The Indian rupee is the official currency of India. The rupee is subdivided into 100 paise, though as of 2018, coins of denomination of 50 paise or half rupee is the lowest value in use. The issuance of the currency is controlled by the Reserve Bank of India. The Reserve Bank manages currency in India and derives its role in currency management on the basis of the Reserve Bank of India Act, 1934.
£sd is the popular name for the pre-decimal currencies once common throughout Europe, especially in the British Isles and hence in several countries of the British Empire and subsequently the Commonwealth. The abbreviation originates from the Latin currency denominations librae, solidi, and denarii. In the United Kingdom, which was one of the last to abandon the system, these were referred to as pounds, shillings, and pence.
The Jamaican dollar has been the currency of Jamaica since 1969. It is often abbreviated to J$, the J serving to distinguish it from other dollar-denominated currencies. It is divided into 100 cents.
Irish coins have been issued by a variety of local and national authorities, the ancient provincial Kings and High Kings of Ireland, the Kingdom of Ireland (1541–1801), the United Kingdom of Great Britain and Ireland (1801–1922), the Irish Free State (1922–1937), and the present Republic of Ireland. Some modern British coins have Northern Ireland symbols but these are circulated throughout the UK.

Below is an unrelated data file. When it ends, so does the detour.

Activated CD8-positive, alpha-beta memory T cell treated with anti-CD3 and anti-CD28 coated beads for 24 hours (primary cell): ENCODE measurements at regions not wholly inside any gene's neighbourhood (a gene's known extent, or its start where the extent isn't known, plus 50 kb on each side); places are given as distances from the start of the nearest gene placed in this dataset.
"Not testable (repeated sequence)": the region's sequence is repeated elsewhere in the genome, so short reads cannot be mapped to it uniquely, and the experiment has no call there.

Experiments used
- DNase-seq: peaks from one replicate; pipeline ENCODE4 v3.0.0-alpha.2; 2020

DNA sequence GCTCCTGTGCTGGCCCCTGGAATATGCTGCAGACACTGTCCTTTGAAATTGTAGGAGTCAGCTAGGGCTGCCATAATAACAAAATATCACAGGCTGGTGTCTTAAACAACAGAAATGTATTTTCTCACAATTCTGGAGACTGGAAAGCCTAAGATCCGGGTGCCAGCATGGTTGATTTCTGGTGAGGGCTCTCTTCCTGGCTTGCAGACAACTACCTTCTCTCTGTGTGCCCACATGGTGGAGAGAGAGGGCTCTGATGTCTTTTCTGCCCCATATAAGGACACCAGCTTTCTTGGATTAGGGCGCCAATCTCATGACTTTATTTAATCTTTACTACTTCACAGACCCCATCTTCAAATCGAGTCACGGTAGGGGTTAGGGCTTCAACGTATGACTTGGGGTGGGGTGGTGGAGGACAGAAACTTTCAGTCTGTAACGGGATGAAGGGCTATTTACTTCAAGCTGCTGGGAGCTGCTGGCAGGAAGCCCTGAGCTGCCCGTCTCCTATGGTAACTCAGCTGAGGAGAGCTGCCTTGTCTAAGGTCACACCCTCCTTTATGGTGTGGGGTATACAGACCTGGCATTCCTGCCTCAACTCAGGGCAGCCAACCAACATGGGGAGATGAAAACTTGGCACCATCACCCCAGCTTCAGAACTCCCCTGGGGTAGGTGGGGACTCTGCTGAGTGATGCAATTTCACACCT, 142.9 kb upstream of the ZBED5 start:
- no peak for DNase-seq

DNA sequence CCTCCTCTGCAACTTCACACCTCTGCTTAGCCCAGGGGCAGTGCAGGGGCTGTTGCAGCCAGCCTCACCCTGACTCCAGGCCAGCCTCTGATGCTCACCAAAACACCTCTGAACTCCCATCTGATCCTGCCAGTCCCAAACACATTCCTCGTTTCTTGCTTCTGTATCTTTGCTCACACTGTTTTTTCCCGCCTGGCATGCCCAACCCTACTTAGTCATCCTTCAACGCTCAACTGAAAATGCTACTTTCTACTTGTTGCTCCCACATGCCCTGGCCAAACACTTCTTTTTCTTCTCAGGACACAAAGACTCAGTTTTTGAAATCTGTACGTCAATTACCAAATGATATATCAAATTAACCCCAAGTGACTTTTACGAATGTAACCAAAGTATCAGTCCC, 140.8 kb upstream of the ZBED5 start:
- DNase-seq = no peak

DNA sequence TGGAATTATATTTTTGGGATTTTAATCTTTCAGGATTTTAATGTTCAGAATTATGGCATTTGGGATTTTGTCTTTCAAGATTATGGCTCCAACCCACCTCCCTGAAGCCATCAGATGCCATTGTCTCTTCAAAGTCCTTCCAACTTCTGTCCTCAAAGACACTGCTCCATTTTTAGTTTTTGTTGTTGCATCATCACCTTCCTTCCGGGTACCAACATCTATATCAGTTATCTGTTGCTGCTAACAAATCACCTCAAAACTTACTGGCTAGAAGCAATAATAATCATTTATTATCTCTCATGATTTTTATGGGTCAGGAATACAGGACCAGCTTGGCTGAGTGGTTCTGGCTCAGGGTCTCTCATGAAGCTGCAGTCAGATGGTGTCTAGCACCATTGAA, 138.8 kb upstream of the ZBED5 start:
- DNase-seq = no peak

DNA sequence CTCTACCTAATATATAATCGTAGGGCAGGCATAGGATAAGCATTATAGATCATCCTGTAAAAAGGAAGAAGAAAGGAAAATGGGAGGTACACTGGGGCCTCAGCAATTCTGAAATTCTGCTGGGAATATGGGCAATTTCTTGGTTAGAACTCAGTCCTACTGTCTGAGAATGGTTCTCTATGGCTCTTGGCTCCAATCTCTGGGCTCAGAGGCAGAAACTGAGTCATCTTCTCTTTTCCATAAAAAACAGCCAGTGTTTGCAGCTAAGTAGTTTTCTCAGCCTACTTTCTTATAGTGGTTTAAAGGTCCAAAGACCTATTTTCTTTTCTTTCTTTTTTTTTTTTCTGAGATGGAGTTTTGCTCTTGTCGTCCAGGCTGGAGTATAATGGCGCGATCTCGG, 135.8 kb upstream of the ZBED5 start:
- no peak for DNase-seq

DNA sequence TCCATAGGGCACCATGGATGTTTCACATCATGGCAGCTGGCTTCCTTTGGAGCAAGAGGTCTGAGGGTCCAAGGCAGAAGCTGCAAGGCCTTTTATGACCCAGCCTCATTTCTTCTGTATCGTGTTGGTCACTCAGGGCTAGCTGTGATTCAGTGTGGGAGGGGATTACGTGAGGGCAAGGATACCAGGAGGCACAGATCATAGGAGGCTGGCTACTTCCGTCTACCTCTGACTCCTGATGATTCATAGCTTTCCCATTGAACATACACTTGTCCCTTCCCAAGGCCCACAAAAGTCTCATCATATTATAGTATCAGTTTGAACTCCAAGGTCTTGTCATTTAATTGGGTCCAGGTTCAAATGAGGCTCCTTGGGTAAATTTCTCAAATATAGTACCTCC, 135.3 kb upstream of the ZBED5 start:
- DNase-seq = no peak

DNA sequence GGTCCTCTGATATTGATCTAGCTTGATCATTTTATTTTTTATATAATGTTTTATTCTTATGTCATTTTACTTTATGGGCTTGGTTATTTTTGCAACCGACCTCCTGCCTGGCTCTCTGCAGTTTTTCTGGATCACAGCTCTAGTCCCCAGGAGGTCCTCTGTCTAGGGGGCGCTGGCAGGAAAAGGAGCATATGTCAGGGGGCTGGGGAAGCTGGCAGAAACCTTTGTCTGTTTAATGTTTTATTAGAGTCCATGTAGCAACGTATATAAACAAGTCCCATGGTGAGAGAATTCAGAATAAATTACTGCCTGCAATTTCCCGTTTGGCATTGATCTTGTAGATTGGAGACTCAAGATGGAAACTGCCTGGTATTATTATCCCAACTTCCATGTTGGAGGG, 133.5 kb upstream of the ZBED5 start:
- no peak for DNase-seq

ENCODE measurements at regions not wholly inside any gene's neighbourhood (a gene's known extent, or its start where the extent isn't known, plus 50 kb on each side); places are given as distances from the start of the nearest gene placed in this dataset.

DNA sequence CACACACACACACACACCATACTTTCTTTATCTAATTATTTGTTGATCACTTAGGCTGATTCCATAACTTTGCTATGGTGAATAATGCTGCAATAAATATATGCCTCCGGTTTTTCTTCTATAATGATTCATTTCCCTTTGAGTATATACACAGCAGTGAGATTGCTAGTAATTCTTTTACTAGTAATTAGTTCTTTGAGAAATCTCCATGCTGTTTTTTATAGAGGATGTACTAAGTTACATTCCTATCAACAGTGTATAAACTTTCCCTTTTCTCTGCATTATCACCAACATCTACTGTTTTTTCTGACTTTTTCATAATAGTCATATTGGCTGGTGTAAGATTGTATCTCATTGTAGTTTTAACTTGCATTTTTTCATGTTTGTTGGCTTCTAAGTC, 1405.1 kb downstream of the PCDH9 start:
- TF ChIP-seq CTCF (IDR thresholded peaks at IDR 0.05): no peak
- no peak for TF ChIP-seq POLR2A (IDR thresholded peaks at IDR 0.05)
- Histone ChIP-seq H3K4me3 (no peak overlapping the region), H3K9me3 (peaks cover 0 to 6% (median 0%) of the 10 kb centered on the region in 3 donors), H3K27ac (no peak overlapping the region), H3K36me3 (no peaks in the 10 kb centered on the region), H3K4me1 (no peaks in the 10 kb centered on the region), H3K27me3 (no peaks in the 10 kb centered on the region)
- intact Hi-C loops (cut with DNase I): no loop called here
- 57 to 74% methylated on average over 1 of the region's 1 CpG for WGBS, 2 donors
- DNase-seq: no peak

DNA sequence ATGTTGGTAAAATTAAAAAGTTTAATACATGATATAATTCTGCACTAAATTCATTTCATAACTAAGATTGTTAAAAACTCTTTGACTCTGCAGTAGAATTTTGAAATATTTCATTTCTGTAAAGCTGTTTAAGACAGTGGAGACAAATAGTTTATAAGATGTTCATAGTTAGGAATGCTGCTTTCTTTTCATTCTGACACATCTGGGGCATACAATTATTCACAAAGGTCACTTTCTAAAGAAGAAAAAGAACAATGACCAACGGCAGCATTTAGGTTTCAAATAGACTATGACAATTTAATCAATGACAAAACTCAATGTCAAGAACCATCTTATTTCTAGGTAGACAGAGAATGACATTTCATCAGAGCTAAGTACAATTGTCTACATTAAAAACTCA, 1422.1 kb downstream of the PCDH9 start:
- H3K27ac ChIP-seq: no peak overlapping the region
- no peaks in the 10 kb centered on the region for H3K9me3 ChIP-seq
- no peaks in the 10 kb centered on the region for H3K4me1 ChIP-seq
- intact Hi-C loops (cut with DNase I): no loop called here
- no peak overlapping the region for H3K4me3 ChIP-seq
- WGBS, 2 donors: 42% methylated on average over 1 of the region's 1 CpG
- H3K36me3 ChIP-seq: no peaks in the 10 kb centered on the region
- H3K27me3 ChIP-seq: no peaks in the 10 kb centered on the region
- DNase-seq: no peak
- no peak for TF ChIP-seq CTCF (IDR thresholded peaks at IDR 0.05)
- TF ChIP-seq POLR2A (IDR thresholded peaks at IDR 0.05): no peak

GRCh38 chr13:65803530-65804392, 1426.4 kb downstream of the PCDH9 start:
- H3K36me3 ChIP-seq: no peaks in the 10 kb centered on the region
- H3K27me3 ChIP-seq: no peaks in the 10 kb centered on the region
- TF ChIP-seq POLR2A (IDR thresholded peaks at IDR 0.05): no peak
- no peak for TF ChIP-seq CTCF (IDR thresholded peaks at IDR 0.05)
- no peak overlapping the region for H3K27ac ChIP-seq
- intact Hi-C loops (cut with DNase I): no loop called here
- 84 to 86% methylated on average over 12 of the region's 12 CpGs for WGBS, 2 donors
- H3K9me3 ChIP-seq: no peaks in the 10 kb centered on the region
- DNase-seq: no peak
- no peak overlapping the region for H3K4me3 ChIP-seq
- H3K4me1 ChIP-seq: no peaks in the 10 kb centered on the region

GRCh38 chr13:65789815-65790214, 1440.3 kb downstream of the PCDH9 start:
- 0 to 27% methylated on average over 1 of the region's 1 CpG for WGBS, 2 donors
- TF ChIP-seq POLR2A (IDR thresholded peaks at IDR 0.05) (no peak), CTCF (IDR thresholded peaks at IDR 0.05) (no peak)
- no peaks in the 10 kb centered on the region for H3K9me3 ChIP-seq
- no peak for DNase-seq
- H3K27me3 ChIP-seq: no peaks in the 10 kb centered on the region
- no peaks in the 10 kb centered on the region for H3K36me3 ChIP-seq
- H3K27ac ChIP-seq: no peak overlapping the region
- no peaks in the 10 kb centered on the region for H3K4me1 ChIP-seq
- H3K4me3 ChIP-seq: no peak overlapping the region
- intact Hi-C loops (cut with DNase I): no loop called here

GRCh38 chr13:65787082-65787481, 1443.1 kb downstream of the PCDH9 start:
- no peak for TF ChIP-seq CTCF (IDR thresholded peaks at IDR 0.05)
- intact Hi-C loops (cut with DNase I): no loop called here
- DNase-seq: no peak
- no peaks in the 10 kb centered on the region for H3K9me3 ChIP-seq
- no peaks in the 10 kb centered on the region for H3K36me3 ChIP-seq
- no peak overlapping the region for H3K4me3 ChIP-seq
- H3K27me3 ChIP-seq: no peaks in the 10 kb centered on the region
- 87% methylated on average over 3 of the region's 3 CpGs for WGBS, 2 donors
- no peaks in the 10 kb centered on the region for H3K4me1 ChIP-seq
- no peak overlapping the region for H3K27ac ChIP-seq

The Jamaican pound was the official currency of Jamaica between 1840 and 1969. It circulated as a mixture of British currency and local issues and was always equal to the British pound. The Jamaican pound was also used by the Cayman Islands and Turks and Caicos Islands.
Canadian coinage is the coinage of Canada, produced by the Royal Canadian Mint and denominated in Canadian dollars ($) and the subunit of dollars, cents (¢). An effigy of the reigning monarch always appears on the obverse of all coins. There are standard images which appear on the reverse, but there are also commemorative and numismatic issues with different images on the reverse.
Soho Mint was created by Matthew Boulton in 1788 in his Soho Manufactory in Handsworth, West Midlands, England. A mint was erected at the manufactory containing eight machines, to his own patent design, driven by steam engine, each capable of striking 70 to 84 coins per minute.
William Wood (1671–1730) was a hardware manufacturer, ironmaster, and mintmaster, notorious for receiving a contract to strike an issue of Irish coinage from 1722 to 1724. He also struck the 'Rosa Americana' coins of British America during the same period. Wood's coinage was extremely unpopular in Ireland, occasioning controversy as to its constitutionality and economic sense, notably in Jonathan Swift's Drapier's Letters. The coinage was recalled and exported to the colonies of British America. Subsequently, Wood developed a novel but ineffective means of producing iron, which he exploited as part of a fraudulent investment scheme.
The English shilling was a silver coin of the Kingdom of England, when first introduced known as the testoon. It remained in circulation until it became the British shilling as the result of the Union of England and Scotland to form the Kingdom of Great Britain in 1707.